The Stand-Off

Fighting Couple

Happily ever after is a lie. Struggle, hurt and disappointment intermingled with happiness, joy and peace is reality. I have yet to meet a couple who has made it to their 25th anniversary who didn’t have obstacles to overcome along the way … painful ones that made them question if their marriage would make it. Over and over as I hear the stories of “successful” marriages this truth emerges – happiness, joy and peace came after making it through the struggles.

The blending of two different people, two different perspectives, two different histories, two different sets of strengths and two different sets of weaknesses leads to an inevitable collision resulting in struggle. How those conflicts are handled is what determines the outcome. Too often selfishness is the focus, which leads to escalating the conflict instead of resolving it. “You did that so I’m going to do this because I’m mad at you.” Yes, I’m simplifying what is typically a lengthy tirade into one sentence, but when boiled down to the root that one sentence sums it up.

Don’t misunderstand me; there are definitely some situations that will take much longer to resolve than one conversation. In fact, most conflict requires ongoing discussions to truly find a resolution. Ahhh … and here we uncover the number one issue in a struggling marriage – the dreaded art of communication. Constructive communication requires three components … talking … listening … and understanding.

Who’s right? Who’s wrong? Those are typically the focus in poor communication within a marriage. Often times there is a stand-off of different perspectives leaving both sides battered and bruised from the barrage of accusations and assumptions. And all too often, the resolution looks like a husband and wife lying in the same bed, hanging off their own side to stay as far away from their spouse as possible.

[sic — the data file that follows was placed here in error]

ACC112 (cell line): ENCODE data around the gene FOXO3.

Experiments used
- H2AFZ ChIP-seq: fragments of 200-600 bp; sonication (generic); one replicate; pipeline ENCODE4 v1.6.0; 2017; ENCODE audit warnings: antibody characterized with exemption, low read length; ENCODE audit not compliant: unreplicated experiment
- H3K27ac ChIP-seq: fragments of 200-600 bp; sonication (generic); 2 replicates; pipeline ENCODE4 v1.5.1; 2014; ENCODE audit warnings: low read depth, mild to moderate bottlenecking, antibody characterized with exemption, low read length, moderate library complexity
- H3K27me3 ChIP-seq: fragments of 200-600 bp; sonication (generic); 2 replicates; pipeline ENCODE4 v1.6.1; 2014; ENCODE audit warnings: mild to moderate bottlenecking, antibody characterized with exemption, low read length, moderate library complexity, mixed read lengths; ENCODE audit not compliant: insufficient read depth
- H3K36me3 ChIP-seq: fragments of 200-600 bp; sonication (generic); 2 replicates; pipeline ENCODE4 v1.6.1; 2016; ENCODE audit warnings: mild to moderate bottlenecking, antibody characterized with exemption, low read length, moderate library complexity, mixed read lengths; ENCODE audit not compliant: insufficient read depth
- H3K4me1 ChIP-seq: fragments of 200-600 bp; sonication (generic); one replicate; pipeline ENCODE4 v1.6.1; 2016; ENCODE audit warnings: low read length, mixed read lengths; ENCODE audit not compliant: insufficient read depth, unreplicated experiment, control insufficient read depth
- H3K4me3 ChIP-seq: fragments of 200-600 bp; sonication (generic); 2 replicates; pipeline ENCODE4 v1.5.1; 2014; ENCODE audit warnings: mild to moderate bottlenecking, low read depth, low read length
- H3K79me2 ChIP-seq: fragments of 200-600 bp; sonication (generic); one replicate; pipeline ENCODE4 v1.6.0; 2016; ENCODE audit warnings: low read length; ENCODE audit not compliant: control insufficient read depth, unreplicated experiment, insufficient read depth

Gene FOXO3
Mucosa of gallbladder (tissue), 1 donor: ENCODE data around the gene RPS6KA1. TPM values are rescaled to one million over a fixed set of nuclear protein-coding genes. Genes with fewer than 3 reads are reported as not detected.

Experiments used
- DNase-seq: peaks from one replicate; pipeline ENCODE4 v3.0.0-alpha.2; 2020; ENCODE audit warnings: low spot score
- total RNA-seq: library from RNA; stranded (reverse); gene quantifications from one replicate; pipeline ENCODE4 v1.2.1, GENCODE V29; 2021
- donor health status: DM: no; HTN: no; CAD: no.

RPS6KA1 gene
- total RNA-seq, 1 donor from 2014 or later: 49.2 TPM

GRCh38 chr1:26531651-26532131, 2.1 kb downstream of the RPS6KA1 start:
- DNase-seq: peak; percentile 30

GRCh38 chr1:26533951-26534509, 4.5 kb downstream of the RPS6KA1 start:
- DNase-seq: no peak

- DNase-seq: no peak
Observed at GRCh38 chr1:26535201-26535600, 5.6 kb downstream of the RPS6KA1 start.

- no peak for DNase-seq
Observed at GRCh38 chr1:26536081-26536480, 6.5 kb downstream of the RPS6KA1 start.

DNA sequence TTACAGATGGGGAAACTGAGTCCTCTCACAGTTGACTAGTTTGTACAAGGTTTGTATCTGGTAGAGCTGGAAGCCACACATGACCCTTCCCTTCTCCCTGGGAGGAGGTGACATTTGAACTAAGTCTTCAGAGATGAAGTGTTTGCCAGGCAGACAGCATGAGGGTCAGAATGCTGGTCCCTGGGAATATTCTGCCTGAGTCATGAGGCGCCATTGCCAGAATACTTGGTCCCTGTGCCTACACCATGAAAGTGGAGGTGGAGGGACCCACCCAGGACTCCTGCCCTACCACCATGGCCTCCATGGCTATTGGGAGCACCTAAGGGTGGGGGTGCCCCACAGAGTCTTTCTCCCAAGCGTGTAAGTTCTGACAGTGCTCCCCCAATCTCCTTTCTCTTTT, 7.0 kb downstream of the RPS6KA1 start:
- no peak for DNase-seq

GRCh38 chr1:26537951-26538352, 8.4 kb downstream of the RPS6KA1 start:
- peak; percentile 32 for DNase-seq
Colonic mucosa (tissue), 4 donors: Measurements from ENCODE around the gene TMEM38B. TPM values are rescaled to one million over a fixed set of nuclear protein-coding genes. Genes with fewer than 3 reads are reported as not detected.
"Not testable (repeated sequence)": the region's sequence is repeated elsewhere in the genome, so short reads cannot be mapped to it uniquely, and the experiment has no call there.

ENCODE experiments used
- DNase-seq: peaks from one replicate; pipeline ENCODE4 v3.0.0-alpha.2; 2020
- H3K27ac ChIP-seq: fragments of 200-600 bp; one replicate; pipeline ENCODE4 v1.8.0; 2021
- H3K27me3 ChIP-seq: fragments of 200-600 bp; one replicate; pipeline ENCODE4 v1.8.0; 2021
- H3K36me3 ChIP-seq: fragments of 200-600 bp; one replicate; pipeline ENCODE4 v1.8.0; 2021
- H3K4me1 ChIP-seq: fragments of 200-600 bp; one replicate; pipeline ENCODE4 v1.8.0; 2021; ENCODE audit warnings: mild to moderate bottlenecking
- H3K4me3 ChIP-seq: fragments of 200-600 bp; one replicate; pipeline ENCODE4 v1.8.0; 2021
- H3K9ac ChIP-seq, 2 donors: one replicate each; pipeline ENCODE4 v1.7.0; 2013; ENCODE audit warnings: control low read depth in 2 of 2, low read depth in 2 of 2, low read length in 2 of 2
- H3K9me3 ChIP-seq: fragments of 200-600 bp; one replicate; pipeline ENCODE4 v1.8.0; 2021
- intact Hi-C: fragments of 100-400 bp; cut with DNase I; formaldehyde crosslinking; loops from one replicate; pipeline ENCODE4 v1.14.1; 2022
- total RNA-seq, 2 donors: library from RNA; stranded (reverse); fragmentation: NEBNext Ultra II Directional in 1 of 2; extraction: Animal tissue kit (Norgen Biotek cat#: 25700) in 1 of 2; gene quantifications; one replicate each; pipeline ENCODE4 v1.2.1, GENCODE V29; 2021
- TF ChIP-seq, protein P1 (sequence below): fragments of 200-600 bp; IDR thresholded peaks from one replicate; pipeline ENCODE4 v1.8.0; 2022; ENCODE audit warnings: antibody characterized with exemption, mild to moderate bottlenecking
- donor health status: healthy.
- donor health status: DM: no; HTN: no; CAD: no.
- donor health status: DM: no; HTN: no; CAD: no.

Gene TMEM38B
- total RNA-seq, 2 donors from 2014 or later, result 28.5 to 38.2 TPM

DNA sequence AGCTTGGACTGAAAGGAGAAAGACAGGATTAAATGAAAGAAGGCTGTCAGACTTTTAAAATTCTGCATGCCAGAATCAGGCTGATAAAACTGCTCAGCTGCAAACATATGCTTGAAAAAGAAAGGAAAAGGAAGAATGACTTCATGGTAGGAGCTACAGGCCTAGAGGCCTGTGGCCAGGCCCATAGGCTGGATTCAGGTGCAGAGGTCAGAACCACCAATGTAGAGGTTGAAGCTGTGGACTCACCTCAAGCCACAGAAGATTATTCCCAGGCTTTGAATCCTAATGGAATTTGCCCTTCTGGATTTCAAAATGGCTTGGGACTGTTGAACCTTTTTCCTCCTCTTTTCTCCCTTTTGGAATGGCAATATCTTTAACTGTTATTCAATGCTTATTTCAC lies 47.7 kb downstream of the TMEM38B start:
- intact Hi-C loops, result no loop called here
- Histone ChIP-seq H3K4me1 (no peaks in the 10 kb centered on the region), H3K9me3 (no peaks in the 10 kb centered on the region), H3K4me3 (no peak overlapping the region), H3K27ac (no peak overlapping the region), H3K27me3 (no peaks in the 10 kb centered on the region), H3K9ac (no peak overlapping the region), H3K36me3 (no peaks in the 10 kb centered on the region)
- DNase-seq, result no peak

The question we should be asking when the discussion starts is “How do WE fix this?”. Entering into the conversation with a goal in mind to find a resolution instead of building your cross-examination and defense.

What causes fights and quarrels among you? Don’t they come from your desires that battle within you? You want something but don’t get it. You kill and covet, but you cannot have what you want. You quarrel and fight. You do not have, because you do not ask God. James 4:1-2

There are some conflicts that are moral issues – murder, infidelity, stealing, etc. Moral issues need more time, and communication to resolve. Then there are other conflicts that are centered around personal preference – how to fold towels or load the dishwasher, dog or cat, being early or late, etc. Personal preference issues will impact your marriage only when selfishness is the focus. Brothers and sisters, talk, listen and understand.

If one gives an answer before he hears, it is his folly and shame. – Proverbs 18:13

A fool takes no pleasure in understanding, but only in expressing his opinion. – Proverbs 18:2

Know this, my beloved brothers: let every person be quick to hear, slow to speak, slow to anger; – James 1:19

A gentle answer turns away wrath, but a harsh word stirs up anger. – Proverbs 15:1

An angry man stirs up dissension, and a hot-tempered one commits many sins. – Proverbs 29:22


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